Response to COVID-19

The COVID-19 induced school shutdown dramatically decreased hands-on STEM learning opportunities for both K-12 and college students alike. Rather than shutting down our projects midstream in the spring 2020 semester, we adapted our interventions to a virtual format to keep hands-on STEM instruction alive.

Project Interventions in early Spring 2020

Prior to school site closures, all three Ed+gineering collaborations were in full swing. In Collaboration 1, 19 teams of 4-6 PSTs and UESs had just completed a trial run of the engineering lessons they had designed for 5th graders who were planning to come to the ODU campus for Engineering Day. In Collaboration 2, nineteen pairs of PSTs and undergraduate engineering students had already built simple robots in preparation for interacting with the elementary school students. Four after school club sessions had been held with the 5th graders, but the robotics project had not yet begun. In Collaboration 3, seven teams of PSTs and UESs had recently visited the classrooms of the 4th graders for whom they were designing lessons. In order to develop culturally responsive lessons connected to the children’s interests, the undergraduates prepared presentations on 12 different fluid dynamics-related topics, such as slime, cooking, and military jets.

When the school sites closed in March, the Engineering Day field trips were cancelled and the after school technology club could no longer meet in person. Rather than terminating all three collaborations mid-stream, the Ed+gineering project team made the decision to adapt the activities to virtual learning experiences. For Collaborations 1 & 3, instead of planning and teaching live lessons to elementary students who would visit the campus, the teams of collaborating education and engineering students were asked to create asynchronous multimedia lessons using Google Slides. The teams ensured that all suggested materials required for elementary students to participate in their engineering lessons could be found around most homes.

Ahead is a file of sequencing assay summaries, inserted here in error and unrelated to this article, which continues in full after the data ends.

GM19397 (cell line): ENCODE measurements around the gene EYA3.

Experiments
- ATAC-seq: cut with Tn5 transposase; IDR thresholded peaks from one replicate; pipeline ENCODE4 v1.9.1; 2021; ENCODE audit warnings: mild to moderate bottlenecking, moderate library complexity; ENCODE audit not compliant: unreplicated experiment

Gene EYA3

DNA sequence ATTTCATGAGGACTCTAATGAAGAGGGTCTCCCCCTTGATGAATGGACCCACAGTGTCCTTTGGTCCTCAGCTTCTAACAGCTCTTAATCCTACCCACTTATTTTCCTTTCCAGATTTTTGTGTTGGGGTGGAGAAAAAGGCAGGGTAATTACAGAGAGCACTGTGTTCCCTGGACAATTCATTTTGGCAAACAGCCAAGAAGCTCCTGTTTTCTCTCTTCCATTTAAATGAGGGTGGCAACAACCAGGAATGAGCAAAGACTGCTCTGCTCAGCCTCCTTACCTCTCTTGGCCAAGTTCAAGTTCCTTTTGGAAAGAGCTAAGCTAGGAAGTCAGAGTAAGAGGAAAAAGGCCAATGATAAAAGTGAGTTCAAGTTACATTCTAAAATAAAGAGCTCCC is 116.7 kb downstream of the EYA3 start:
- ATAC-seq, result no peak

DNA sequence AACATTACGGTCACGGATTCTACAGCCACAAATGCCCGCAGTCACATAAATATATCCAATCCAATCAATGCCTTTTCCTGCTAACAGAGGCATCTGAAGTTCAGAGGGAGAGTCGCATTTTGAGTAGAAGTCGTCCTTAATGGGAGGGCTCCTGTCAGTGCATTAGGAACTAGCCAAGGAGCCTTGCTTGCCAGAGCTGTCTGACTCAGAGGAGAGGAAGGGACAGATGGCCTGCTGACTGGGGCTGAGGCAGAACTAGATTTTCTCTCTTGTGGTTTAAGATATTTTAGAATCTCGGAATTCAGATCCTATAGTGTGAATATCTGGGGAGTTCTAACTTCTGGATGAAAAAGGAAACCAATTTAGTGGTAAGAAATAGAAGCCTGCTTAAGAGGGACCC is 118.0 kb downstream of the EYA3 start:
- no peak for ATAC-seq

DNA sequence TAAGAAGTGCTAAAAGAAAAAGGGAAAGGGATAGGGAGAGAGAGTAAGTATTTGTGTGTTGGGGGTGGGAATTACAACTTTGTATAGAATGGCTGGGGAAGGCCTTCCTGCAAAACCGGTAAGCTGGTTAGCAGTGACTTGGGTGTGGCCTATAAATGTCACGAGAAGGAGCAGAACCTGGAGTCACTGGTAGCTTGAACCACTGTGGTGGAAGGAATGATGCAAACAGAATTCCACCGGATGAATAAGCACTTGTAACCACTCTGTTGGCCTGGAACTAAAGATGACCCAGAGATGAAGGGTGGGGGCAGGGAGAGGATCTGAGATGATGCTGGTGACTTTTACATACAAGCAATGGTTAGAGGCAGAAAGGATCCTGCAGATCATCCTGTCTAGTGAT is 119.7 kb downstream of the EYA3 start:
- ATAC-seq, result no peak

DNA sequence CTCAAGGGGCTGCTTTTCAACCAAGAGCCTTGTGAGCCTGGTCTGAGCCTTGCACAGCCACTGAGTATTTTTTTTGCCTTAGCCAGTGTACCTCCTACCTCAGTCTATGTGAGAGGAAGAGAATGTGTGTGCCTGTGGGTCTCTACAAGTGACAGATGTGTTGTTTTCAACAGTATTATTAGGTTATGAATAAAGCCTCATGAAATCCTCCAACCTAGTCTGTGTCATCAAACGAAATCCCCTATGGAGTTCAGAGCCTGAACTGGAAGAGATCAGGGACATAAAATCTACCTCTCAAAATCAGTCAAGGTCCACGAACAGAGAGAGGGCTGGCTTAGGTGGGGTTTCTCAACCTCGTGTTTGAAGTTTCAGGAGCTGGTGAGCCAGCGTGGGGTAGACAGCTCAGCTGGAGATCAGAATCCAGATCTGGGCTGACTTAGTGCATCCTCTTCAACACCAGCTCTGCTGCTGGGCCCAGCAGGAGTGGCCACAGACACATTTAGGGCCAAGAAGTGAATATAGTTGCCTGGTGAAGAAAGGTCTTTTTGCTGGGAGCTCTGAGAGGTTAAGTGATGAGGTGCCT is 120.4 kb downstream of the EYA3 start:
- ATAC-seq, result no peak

In Collaboration 2, the after-school technology club was moved online and took the form of 19 simultaneously occurring weekly Zoom meetings over the course of 4-5 weeks. Instead of sharing one Hummingbird robotics kit and collaborating on a single team robot as had been done in the past, each participant was provided with a kit and encouraged to build their own robot based on their team’s chosen theme.

Spring 2020 Adaptation Outcomes

Collaboration 1

  • Nineteen teams of students in Collaboration 1 produced a multimedia engineering lesson using Google slides [link to the embedded slideshows]
  • Lessons were distributed to partner teachers
  • Eighteen elementary students submitted a contest entry with their engineering design challenge solution

Collaboration 2

  • Nineteen teams (i.e. one education, one engineering, one 5th grader) produced at least one bio-inspired robot
  • 65 robots were engineered in total
  • Each team produced a “shark tank”-style pitch to explain and promote their robot
  • Robots and awards were presented during a virtual family showcase event, including 6 awards from industry partner, Birdbrain Technologies, the maker of the Hummingbird kit

Collaboration 3

  • Seven teams produced a virtual lesson specifically designed to address the interests (e.g. water parks) expressed by its intended 4th grade audience.
  • Lessons were delivered to the seven teachers of the 4th grade classes, all of whom were working in Title I schools.

Fall 2020 & Spring 2021 Implementations

The Ed+gineering project team is running comparison groups for the Fall 2020 semester and using the time to analyze and synthesize the additional data collected in Spring 2020.

Read the complete summary of our response to the COVID-19 school site closings.